An old Indian man to get the first vaccine against COVID – 19. He is 87-year-old and is an Indian origin. He is from the north east of England. He is going to become one of the first people in the world to get a vaccine for COVID-19 on Tuesday.
His name is Hari Shukla and he is from Tyne and Wear. He said that he feels it is his duty to receive his first of the two-dose vaccine, he is going to get the vaccine on Tuesday , 8th December and thus UK Prime Minister Boris Johnson said that today is the huge step forward and hence named Tuesday as ‘V-Day’ or Vaccine Day in the UK.
Hari Shukla said that he was so pleased that we are hopefully coming towards the end of this pandemic and that he is delighted to be doing his bit by having the vaccine, he feels that it is his duty to do so and do whatever he can to help.
He also said that having been in contact with the National Health Service, he knows how hard they all work and he has a huge greatest respect for them as they have a heart of gold and that he is a lot grateful for everything they have done to keep them and the people safe during the pandemic.
NHS notified Shukla as part of a phased rollout plan based on those at the highest risk of death from the deadly virus. People aged 80 and over, care home workers as well as NHS workers who are at higher risk of their life will be the first ones to receive the vaccine.
Johnson said that today marks a huge step forward in the UK’s fight against coronavirus, as they begin delivering the vaccine to the first patients across the whole country. He is immensely proud of the scientists who developed the vaccine, members of the public who helped and took part in trials, and the NHS who have worked tirelessly all day and everyday to prepare for vaccine. However, the UK PM gave a note and said that mass vaccination will take time and urged the public to remain indoors more and continue to follow the lockdown rules over the few months ahead until the vaccine comes in a lot numbers for all people.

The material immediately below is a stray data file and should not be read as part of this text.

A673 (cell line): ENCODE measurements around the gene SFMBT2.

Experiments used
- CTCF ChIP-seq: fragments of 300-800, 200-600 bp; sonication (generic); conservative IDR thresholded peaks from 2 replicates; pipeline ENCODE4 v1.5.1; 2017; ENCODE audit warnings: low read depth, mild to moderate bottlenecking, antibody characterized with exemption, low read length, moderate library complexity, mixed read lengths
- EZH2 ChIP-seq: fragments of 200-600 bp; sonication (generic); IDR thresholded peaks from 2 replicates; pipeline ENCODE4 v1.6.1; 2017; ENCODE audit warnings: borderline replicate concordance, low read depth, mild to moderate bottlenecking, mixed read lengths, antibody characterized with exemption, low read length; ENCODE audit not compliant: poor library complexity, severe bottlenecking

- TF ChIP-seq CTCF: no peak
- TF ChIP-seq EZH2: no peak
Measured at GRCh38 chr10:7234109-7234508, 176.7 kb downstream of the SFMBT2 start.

UK Health Secretary Matt Hancock said that they will look back on today, V-day, as a key moment in their fight back against this terrible disease, and that he is proud our health services across the United Kingdom are about to embark on our largest ever vaccination programme.
He also said that with over-80s and frontline health and care staff receiving their vaccinations from today, the whole country will breathe a collective sigh of relief as many of our loved ones will start to be given protection from the virus. Now’s the time to sit tight and remain patient until the people get notified by the NHS that it’s time for their vaccination. He added a line saying that the light at the end of the tunnel is visible but there is still a long way to go, so he urged people to take care of themselves and take proper precautions.
The Pfizer vaccine which is the one that will be given to the people needs to be stored at -70C before being thawed out and can only be moved four times within that cold chain before being used.
Vaccination centres treating large numbers of patients and conference centres will subsequently start up when further supplies of vaccine come on stream, with a bulk of the rollout expected in the early part of the upcoming New Year.